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Knesset members yesterday demanded that outgoing president Moshe Katsav's post-retirement benefits of NIS 1 million a year be revoked. Katsav this week avoided rape charges through a plea bargain, but charges such as sexual harassment and indecent assault remain.

After leaving office, Katsav, 61, is entitled to an apartment, car and assistants, in addition to a NIS 500,000 annual pension.

The cumulative cost of the benefits to the state is an estimated NIS 25 million, based on a life expectancy of 78.

The law does not provide for a case of a convicted president, so Katsav would continue to receive these benefits even if convicted.

However, a number of MKs have prepared bills revoking retirement benefits of public figures who are convicted of crimes involving moral turpitude. The bills will be submitted to the Knesset's House Committee next Tuesday.

Knesset sources said the committee will try to enact the bills before Katsav is convicted so they may be applied to him.

MK Gilad Erdan (Likud) has presented a proposal stipulating that a former president, minister or Knesset member who is convicted of a crime committed during his term of office will not receive state payments apart from his monthly pension.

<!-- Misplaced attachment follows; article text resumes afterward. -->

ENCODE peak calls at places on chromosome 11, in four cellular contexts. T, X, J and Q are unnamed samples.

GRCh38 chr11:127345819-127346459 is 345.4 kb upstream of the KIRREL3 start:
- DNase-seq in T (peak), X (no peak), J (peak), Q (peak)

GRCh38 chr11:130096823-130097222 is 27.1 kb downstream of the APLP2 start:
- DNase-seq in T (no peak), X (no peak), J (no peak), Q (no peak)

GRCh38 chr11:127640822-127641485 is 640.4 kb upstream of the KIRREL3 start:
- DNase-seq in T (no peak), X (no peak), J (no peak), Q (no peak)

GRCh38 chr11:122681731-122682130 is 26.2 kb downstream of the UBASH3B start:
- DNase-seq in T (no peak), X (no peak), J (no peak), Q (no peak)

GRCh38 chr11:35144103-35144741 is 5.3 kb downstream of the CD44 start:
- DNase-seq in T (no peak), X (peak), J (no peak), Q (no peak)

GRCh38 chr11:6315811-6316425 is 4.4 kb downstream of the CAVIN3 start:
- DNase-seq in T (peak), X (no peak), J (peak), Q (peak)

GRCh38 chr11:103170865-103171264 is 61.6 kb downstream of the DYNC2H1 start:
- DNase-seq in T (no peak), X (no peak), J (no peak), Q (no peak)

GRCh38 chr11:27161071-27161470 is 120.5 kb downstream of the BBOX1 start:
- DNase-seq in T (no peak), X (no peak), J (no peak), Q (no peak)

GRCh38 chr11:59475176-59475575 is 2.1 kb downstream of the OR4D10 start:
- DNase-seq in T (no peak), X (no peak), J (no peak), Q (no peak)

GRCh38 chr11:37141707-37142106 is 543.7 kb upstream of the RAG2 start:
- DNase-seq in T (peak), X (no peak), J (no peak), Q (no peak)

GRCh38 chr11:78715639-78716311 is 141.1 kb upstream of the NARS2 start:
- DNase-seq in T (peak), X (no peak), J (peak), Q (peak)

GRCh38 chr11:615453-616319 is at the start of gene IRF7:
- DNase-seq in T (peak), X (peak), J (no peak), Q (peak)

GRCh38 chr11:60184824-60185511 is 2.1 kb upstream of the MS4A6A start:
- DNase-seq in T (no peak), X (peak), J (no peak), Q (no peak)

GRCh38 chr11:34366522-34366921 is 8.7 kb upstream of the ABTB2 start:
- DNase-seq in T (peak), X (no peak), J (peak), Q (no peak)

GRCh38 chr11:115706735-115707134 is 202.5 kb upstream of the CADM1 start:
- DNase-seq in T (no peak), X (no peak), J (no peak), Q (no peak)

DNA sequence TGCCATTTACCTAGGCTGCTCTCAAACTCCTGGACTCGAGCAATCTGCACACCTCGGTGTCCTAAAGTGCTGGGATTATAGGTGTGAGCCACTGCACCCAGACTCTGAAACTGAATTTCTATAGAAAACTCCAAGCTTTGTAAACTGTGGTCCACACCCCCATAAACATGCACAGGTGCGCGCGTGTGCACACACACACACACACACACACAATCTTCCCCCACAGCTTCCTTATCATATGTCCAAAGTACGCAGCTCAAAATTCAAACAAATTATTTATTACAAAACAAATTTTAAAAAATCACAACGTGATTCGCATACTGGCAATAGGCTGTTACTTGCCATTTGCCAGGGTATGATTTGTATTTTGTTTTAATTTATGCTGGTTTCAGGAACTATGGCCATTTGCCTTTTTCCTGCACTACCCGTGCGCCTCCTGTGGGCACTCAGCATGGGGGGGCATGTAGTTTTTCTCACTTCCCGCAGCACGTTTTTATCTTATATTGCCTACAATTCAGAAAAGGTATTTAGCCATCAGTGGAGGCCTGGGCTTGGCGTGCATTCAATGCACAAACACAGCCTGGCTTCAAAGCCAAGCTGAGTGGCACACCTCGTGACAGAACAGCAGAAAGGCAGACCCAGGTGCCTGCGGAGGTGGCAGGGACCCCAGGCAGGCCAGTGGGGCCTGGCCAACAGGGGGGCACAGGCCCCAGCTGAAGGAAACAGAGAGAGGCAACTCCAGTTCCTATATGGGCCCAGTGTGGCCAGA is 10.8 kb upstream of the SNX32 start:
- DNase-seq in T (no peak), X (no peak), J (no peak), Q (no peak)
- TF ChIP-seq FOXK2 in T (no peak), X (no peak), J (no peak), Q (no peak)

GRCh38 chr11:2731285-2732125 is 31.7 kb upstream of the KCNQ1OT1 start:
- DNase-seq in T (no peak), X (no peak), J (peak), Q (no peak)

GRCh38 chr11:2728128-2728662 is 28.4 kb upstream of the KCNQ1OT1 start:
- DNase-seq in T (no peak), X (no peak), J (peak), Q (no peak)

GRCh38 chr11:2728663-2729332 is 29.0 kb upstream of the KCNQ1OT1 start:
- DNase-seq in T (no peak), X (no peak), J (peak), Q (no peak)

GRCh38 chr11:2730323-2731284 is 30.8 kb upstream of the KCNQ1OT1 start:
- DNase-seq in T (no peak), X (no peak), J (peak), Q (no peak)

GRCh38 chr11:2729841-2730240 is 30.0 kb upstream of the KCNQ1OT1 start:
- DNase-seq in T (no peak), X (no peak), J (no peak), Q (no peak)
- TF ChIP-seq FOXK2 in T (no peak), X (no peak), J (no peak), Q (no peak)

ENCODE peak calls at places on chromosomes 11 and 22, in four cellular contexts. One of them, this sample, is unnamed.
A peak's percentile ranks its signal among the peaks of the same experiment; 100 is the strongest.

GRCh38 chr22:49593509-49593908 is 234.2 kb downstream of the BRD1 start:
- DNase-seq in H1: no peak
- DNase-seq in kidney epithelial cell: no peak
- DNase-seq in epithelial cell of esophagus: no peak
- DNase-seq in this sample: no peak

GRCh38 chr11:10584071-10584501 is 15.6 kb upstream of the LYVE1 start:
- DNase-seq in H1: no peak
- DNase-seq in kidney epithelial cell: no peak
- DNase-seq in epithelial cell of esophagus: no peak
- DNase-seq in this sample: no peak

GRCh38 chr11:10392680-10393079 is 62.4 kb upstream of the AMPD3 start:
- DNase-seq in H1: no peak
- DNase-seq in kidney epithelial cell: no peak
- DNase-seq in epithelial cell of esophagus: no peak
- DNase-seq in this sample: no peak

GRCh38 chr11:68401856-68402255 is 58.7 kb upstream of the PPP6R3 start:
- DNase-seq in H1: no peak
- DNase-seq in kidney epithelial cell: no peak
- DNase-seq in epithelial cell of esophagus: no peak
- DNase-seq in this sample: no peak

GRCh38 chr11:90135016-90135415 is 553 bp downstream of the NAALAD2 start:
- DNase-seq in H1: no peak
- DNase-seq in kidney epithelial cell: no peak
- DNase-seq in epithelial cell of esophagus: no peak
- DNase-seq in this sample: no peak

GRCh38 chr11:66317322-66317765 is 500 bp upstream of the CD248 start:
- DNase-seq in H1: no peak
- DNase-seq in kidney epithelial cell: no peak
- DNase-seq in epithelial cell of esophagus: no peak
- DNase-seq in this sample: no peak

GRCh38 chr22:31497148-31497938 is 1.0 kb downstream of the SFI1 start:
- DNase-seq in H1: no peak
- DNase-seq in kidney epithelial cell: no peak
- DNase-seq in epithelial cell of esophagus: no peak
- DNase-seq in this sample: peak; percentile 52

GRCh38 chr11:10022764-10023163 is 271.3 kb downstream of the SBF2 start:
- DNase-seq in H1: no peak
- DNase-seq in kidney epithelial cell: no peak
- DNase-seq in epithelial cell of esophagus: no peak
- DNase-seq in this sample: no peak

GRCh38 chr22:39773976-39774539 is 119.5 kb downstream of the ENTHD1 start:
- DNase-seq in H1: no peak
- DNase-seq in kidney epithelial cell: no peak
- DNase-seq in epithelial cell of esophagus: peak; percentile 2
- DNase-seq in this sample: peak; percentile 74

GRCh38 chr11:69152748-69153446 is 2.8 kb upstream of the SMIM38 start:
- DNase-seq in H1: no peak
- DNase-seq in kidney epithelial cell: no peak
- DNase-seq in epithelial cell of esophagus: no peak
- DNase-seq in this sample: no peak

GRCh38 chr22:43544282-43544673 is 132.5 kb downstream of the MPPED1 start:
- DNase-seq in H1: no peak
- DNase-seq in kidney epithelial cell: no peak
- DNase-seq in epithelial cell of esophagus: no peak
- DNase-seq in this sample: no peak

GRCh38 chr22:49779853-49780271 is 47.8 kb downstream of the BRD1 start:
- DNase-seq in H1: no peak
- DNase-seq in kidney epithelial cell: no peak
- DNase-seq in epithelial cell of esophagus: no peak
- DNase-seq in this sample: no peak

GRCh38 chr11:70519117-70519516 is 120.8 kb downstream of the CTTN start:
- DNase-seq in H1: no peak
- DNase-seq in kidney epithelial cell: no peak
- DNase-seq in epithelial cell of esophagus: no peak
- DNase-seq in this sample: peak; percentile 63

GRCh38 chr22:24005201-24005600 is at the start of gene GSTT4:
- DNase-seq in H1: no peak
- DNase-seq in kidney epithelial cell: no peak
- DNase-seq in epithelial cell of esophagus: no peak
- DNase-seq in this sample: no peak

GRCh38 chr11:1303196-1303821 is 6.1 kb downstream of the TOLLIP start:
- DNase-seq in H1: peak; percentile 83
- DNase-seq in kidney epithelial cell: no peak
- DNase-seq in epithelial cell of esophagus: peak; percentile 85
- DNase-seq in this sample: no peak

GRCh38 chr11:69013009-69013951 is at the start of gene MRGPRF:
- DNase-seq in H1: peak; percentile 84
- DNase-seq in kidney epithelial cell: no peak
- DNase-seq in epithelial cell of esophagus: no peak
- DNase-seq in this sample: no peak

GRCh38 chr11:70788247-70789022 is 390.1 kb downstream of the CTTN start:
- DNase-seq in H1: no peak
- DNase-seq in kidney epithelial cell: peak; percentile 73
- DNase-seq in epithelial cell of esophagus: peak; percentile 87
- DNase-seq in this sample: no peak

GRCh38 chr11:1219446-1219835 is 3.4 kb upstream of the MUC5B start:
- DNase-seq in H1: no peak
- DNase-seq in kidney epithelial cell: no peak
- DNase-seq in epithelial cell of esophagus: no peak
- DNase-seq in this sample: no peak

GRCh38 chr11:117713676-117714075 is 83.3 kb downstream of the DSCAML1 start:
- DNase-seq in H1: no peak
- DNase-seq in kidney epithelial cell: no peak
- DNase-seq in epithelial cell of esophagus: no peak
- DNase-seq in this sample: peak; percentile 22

"Apart from the damage caused to the public's confidence in the Knesset by MKs and public figures who have been convicted of crimes, these people continue to receive benefits at the public's expense their whole life," Erdan said.

"Elected officials must set a personal example and be a role model. To strengthen the public's confidence in the Knesset and its members we must increase the sanctions toward a Knesset member who is convicted and make it clear that such a criminal cannot go on receiving the post-retirement benefits of public figures."

MK Ruhama Avraham Balila (Kadima) presented a bill revoking various benefits and the monthly pension of public figures convicted of a crime with a penalty of three years in prison or worse.

The chairman of the Knesset's Ethics Committee, Haim Oron (Meretz), said recently that "if the president is indicted and convicted of an offense involving moral turpitude, then the Finance Committee must reconsider these terms after his retirement."

Katsav is entitled to a monthly pension of NIS 46,278 - the same as his monthly president's wage, due to his seniority in public office. He has served as a Knesset member and minister since 1977.

He is also entitled to an annual NIS 1 million budget to maintain an apartment, office, car, driver and staff, including a domestic staff to run his home. Should he give up his Jerusalem apartment, his private residence in Kiryat Malachi would be run at the state's expense for life. The state will also pay for his telephone and mobile phone expenses, a Volvo luxury sedan and driver, a hospitality allowance, and the medical bills of him and his wife.